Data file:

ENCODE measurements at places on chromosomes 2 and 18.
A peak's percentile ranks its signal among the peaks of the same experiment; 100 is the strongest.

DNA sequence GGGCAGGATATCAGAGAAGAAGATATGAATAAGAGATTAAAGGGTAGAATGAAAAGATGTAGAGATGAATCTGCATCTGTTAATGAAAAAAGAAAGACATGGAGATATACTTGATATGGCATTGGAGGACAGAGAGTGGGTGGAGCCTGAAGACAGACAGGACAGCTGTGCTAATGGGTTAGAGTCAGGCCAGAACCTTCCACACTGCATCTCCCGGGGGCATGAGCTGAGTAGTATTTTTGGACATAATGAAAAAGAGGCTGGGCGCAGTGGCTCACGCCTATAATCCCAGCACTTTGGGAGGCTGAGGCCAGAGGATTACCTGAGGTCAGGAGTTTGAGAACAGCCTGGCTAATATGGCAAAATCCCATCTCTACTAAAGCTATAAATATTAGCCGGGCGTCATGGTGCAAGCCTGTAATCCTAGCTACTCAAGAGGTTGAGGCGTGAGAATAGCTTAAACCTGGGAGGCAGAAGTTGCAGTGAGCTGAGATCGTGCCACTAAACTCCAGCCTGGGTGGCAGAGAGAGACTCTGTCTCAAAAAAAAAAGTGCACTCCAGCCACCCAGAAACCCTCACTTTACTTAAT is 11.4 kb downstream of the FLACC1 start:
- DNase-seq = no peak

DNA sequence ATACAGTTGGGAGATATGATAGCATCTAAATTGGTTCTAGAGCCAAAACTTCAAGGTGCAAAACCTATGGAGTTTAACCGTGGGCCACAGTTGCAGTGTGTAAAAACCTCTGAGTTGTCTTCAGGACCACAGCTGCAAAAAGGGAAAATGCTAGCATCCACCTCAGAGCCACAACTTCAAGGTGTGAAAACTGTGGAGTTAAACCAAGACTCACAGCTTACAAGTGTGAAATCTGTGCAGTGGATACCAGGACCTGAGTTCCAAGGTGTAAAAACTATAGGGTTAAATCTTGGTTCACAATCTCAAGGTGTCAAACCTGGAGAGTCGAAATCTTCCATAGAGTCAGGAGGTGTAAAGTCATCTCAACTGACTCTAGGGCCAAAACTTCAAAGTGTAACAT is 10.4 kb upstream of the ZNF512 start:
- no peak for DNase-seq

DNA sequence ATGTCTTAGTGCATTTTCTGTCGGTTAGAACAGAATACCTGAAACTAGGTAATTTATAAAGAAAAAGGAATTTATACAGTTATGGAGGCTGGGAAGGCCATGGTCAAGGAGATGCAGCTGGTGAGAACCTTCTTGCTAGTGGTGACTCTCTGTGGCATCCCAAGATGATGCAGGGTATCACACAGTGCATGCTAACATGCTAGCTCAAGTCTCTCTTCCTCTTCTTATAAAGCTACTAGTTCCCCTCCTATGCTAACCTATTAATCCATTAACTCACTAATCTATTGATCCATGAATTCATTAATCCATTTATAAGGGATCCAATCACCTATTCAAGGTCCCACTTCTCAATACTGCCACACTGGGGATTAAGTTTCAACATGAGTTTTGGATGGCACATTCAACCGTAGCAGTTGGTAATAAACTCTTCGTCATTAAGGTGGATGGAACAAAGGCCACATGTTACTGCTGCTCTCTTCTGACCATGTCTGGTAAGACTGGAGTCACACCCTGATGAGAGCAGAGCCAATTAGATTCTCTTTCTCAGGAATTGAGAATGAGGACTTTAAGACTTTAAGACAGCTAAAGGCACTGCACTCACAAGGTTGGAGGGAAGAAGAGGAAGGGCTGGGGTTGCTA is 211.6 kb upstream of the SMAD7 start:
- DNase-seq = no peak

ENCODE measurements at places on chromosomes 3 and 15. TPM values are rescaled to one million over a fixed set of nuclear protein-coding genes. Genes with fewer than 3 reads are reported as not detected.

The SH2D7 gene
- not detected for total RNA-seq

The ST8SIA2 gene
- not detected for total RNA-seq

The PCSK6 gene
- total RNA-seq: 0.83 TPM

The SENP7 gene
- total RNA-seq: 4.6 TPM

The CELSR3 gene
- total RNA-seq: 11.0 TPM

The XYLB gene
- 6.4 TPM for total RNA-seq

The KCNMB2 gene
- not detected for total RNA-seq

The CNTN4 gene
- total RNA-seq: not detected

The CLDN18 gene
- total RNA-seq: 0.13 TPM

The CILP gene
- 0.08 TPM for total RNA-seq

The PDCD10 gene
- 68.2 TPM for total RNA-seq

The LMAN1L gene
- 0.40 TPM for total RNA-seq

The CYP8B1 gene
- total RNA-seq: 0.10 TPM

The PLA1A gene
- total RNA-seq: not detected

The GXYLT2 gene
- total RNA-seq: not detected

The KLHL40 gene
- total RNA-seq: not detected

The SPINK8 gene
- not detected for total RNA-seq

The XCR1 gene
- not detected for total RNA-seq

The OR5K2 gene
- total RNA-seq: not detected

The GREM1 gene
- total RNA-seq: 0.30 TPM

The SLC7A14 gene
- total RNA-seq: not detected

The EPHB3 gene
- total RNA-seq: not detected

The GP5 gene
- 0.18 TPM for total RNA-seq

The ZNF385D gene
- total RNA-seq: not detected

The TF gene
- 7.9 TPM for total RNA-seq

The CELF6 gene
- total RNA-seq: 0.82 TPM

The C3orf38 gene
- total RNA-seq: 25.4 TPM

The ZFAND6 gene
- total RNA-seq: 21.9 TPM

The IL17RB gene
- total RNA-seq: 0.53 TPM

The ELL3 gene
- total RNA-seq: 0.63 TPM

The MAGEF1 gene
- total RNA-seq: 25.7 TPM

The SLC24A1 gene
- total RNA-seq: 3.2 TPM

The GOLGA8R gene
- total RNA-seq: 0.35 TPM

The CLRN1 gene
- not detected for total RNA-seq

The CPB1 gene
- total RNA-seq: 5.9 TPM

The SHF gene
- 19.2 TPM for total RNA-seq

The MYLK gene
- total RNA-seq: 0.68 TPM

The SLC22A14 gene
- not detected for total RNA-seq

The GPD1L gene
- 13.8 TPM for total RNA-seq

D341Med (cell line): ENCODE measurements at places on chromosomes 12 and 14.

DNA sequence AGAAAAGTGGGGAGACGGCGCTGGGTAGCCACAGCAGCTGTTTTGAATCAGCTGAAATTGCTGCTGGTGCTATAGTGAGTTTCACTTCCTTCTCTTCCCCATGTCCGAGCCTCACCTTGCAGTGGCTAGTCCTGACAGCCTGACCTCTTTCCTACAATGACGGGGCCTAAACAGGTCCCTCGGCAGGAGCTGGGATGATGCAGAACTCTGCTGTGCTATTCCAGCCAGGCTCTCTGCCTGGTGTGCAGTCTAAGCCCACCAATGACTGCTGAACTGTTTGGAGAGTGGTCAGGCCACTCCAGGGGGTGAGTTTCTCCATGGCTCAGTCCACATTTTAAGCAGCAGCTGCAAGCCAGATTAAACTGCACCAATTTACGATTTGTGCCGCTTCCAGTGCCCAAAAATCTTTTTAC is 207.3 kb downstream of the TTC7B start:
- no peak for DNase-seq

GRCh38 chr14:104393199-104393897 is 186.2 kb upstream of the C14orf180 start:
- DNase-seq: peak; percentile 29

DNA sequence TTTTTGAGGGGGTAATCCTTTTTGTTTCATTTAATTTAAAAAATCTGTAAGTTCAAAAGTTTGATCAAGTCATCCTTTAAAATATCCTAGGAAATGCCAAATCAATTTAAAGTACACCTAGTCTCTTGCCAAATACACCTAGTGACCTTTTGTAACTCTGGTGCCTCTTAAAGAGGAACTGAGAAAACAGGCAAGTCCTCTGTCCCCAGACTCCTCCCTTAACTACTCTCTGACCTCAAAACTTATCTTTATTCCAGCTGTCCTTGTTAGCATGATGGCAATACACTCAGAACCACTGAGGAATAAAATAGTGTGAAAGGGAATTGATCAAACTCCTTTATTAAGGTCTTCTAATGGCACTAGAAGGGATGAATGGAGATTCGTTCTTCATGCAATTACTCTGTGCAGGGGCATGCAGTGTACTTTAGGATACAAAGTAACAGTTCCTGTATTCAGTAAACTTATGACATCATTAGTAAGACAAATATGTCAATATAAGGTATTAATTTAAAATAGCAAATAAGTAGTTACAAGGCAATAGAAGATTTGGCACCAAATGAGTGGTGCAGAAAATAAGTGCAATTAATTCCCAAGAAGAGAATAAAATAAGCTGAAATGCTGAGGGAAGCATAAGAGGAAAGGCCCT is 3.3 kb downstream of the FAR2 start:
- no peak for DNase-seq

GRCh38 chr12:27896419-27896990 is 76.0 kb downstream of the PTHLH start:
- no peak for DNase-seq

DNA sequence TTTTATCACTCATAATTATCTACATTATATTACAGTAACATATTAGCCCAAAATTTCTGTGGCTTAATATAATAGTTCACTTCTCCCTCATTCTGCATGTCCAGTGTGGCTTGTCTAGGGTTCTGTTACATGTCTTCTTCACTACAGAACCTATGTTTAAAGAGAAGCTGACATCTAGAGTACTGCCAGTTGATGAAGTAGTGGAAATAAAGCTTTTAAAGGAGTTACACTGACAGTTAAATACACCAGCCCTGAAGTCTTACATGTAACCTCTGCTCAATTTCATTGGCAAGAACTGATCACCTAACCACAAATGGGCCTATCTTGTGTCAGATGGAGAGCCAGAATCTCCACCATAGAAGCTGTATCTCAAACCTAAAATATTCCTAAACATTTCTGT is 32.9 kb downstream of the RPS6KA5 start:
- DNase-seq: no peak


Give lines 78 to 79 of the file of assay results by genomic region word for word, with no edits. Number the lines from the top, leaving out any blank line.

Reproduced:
The CPB1 gene
- total RNA-seq: 5.9 TPM